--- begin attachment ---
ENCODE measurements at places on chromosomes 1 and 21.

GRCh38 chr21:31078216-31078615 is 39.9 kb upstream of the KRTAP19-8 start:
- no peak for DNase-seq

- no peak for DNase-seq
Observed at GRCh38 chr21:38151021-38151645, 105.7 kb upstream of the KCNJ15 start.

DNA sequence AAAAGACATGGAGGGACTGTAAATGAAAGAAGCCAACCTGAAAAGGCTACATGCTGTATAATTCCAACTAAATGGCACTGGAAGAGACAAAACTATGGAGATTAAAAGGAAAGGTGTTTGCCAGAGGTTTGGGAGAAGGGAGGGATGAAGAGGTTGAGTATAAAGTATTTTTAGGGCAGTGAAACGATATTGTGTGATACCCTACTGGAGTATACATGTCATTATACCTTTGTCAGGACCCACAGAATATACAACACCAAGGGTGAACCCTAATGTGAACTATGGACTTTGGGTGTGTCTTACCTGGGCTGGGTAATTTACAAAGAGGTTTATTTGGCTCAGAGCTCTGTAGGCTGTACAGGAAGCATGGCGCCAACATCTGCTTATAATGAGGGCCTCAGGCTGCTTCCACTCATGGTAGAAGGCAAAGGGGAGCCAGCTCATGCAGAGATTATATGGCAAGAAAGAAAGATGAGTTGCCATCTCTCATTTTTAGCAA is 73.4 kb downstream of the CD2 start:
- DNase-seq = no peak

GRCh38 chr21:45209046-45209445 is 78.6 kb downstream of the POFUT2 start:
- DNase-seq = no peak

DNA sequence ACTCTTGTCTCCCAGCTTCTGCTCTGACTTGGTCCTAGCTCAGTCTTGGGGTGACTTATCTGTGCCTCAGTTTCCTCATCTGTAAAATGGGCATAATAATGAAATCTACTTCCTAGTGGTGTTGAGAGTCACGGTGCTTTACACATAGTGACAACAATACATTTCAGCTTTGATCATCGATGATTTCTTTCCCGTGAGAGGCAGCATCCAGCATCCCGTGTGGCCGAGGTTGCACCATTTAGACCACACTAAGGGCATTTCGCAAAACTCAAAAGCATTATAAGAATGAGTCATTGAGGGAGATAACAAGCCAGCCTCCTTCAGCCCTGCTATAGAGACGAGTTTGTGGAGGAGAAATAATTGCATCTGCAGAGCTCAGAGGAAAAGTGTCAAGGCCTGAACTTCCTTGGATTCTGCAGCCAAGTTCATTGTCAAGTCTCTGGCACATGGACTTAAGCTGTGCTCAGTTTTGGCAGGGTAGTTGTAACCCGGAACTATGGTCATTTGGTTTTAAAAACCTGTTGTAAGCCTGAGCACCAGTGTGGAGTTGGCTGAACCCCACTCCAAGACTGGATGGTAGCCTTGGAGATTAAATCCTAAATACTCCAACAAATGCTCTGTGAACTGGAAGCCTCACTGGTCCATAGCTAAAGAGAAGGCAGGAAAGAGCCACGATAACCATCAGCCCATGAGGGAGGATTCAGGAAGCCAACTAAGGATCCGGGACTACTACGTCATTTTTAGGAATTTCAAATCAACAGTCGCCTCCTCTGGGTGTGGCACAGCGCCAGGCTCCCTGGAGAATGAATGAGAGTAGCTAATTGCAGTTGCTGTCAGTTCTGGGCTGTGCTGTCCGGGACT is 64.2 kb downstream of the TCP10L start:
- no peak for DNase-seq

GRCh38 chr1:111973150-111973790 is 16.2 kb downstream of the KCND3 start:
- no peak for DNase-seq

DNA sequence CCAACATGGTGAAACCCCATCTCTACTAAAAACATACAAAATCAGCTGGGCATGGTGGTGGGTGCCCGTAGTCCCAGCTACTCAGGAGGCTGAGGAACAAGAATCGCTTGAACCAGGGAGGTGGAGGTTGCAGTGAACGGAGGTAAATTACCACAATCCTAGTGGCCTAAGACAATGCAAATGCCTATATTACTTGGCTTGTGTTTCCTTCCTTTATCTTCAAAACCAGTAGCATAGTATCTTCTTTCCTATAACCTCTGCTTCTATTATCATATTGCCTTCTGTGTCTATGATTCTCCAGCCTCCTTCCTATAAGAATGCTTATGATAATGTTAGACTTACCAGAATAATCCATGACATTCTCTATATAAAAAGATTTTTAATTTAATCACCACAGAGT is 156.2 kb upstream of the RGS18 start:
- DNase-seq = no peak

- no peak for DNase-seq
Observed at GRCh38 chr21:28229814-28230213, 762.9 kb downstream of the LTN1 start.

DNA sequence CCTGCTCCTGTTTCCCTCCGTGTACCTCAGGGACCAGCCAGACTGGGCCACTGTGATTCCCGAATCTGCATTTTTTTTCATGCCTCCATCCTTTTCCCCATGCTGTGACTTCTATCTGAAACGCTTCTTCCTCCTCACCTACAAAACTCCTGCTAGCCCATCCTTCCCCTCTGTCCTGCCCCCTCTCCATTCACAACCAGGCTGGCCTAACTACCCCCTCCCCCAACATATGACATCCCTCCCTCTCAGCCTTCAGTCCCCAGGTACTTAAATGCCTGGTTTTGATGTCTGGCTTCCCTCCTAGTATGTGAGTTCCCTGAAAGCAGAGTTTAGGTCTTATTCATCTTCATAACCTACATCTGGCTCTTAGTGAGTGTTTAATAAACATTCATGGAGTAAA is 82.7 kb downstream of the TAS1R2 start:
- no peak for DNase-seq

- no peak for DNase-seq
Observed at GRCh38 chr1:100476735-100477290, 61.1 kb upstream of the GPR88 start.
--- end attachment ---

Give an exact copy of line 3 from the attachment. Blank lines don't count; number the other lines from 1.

- no peak for DNase-seq